So with those 5 awesome benefits, you’ve good reason to emphasise your structure. You can do that in varied ways, using at least 3 aspects of your delivery:

Use mnemonicsBack to Contents ↑

In this context, a mnemonic is just something that:

  • is catchy or memorable by nature, and
  • closely relates to your main points.

So when people recall your mnemonic, they more easily recall your main points too. We’ll look at 3 types of mnemonics:

  • Vivid visuals like very simple diagrams (to show relationships or processes), or your logo alone on a black slide, or iconic photos (to stand for concepts) such as the picture of string round a finger at the top of this post.
     
  • STAR moments – STAR is an acronym used by Nancy Duarte that stands for “Something They’ll Always Remember”. These are dramatic effects that haunt your audience. For instance, you might:

    Link your STAR moment clearly to your key message

    Be sure to link your STAR moment clearly to your key message, so the moment helps people remember the crux of your talk – and so no one thinks you pulled a pointless stunt!

  • Word patterns like acronyms1 or alliteration2 or even rhymes3.

    1 Acronyms are abbreviations formed from initials. For instance, to remind presenters of 3 great ways they can focus their audience’s attention, I use the acronym “Aim”, which stands for these 3 main points:

    • A    Answer people’s key question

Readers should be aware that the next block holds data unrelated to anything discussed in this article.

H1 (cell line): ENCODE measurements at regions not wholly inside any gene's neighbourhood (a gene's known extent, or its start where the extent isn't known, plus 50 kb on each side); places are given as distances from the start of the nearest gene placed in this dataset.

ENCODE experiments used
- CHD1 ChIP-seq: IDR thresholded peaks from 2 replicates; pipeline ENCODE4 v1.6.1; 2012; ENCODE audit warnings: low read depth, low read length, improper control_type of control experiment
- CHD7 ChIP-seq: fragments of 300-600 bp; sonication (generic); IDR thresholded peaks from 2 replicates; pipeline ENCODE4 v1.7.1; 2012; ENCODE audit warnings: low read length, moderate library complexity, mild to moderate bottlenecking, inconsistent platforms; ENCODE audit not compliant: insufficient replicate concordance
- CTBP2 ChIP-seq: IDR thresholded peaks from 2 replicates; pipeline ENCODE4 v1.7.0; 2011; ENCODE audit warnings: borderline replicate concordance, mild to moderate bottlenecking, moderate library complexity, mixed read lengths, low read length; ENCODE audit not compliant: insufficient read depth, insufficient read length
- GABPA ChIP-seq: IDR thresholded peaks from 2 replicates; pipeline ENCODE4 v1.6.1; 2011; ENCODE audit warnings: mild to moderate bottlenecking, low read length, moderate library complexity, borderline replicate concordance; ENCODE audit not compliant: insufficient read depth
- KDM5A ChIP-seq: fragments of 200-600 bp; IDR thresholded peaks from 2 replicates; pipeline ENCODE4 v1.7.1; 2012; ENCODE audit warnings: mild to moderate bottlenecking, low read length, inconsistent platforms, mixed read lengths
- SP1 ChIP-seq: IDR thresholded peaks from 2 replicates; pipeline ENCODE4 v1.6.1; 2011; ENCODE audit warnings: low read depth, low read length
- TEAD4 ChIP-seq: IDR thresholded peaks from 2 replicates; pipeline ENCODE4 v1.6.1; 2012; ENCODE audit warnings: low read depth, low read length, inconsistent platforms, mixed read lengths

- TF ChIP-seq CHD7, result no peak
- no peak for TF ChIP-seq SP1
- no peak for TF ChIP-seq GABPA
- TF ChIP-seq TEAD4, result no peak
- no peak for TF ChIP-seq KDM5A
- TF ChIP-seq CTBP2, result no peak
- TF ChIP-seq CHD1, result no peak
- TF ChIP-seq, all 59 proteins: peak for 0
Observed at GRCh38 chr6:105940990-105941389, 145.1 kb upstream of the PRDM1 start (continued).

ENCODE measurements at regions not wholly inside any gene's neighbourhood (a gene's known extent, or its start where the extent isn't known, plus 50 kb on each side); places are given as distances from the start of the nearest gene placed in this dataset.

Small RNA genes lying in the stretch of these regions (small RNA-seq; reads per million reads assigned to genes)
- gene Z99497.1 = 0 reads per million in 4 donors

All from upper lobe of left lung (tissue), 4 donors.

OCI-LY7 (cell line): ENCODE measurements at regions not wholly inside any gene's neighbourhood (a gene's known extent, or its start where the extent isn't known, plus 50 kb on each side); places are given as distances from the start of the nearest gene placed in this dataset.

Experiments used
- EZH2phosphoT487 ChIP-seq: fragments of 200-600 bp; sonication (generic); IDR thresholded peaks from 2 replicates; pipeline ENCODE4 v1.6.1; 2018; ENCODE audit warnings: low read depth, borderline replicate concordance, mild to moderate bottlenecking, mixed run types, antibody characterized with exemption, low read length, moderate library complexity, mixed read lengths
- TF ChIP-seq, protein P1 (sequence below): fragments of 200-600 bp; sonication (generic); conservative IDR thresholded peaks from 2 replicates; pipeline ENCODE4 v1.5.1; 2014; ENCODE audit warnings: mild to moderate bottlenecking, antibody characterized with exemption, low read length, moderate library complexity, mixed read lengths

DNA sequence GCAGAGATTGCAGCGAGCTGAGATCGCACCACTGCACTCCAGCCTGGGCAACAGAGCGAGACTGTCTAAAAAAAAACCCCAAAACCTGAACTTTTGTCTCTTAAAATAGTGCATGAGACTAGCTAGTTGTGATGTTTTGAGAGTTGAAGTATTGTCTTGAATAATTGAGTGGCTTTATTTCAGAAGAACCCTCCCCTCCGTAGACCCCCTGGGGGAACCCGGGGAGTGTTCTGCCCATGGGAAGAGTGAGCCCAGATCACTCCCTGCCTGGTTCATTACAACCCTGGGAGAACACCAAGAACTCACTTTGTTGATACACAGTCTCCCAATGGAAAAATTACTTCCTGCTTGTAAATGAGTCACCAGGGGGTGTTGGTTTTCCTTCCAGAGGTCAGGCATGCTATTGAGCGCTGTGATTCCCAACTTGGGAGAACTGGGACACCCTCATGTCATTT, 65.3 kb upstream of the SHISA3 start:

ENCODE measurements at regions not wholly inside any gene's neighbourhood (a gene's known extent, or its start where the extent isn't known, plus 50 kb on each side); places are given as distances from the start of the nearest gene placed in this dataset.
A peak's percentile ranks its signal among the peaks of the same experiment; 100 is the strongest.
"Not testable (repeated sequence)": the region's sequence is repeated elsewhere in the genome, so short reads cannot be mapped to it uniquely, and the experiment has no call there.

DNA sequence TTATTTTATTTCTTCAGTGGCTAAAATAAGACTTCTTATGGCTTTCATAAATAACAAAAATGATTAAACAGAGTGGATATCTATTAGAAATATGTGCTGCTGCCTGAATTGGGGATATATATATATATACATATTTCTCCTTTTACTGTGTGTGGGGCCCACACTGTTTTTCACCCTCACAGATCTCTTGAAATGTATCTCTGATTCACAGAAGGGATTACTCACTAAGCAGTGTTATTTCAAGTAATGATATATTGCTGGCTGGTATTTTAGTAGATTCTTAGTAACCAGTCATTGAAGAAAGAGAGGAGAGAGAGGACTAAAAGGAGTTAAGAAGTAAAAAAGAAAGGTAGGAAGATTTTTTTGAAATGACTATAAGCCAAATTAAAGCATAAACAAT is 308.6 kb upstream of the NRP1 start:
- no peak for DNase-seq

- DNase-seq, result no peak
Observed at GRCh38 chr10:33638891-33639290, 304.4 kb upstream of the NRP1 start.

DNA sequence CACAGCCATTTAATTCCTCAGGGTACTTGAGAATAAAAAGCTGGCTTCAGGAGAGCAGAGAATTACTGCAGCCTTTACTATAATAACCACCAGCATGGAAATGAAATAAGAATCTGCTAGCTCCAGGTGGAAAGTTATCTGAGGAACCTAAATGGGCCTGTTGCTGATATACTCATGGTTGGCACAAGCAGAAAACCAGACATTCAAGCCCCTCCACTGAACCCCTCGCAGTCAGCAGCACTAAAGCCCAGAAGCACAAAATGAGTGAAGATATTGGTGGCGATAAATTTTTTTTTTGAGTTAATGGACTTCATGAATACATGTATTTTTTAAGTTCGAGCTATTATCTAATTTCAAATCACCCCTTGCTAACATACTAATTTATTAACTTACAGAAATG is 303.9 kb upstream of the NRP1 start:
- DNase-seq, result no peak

•  i     Intrigue people
    • m   Minimise “blur”
       

    2 Alliteration is a series of words (ideally 3 of them) that all start with the same letter. That gives them a catchy, rhythmic sound. For instance, if you’re presenting about how to write well, you might say good writing is:

    • Clear
    • Concise
    • Compelling
       

    3 Rhymes aren’t often used by speakers, so if you use one, your content could stick in people’s minds all the more. As an example, some well-known content that is presented in a rhyming form is Tuckman’s stages of group development:

    • Forming
    • Storming
    • Norming
    • Performing

     
    Why do rhymes help? Well, according to author Dan Pink in this 90-second video:

    “Rhymes increase what cognitive scientists call ‘processing fluency’ – they go down easier. When processing fluency increases,
    people understand things more deeply, and your idea sticks.”

 

Use stickinessBack to Contents ↑